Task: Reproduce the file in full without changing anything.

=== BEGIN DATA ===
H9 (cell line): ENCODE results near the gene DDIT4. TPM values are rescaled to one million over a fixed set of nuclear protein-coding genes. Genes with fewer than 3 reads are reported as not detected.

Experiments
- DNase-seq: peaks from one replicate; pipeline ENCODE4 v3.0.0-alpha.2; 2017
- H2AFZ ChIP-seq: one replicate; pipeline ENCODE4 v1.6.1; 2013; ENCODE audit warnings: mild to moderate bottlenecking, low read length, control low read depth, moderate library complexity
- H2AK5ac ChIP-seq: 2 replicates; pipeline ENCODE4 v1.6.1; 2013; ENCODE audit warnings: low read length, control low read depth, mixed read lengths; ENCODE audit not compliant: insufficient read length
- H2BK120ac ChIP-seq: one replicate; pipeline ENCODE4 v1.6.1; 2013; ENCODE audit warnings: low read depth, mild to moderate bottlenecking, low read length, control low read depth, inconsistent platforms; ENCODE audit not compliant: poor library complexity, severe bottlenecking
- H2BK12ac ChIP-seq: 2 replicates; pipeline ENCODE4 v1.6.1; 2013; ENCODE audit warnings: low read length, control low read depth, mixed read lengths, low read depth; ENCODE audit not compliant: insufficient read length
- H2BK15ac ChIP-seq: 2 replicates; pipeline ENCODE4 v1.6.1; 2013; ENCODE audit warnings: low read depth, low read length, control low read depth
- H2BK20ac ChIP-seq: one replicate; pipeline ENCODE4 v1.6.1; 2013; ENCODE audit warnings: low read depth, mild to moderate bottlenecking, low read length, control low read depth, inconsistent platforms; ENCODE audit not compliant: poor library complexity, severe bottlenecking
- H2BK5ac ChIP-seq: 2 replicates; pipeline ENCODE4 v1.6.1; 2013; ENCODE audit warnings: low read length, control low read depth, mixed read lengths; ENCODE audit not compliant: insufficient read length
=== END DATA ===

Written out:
H9 (cell line): ENCODE results near the gene DDIT4. TPM values are rescaled to one million over a fixed set of nuclear protein-coding genes. Genes with fewer than 3 reads are reported as not detected.

Experiments
- DNase-seq: peaks from one replicate; pipeline ENCODE4 v3.0.0-alpha.2; 2017
- H2AFZ ChIP-seq: one replicate; pipeline ENCODE4 v1.6.1; 2013; ENCODE audit warnings: mild to moderate bottlenecking, low read length, control low read depth, moderate library complexity
- H2AK5ac ChIP-seq: 2 replicates; pipeline ENCODE4 v1.6.1; 2013; ENCODE audit warnings: low read length, control low read depth, mixed read lengths; ENCODE audit not compliant: insufficient read length
- H2BK120ac ChIP-seq: one replicate; pipeline ENCODE4 v1.6.1; 2013; ENCODE audit warnings: low read depth, mild to moderate bottlenecking, low read length, control low read depth, inconsistent platforms; ENCODE audit not compliant: poor library complexity, severe bottlenecking
- H2BK12ac ChIP-seq: 2 replicates; pipeline ENCODE4 v1.6.1; 2013; ENCODE audit warnings: low read length, control low read depth, mixed read lengths, low read depth; ENCODE audit not compliant: insufficient read length
- H2BK15ac ChIP-seq: 2 replicates; pipeline ENCODE4 v1.6.1; 2013; ENCODE audit warnings: low read depth, low read length, control low read depth
- H2BK20ac ChIP-seq: one replicate; pipeline ENCODE4 v1.6.1; 2013; ENCODE audit warnings: low read depth, mild to moderate bottlenecking, low read length, control low read depth, inconsistent platforms; ENCODE audit not compliant: poor library complexity, severe bottlenecking
- H2BK5ac ChIP-seq: 2 replicates; pipeline ENCODE4 v1.6.1; 2013; ENCODE audit warnings: low read length, control low read depth, mixed read lengths; ENCODE audit not compliant: insufficient read length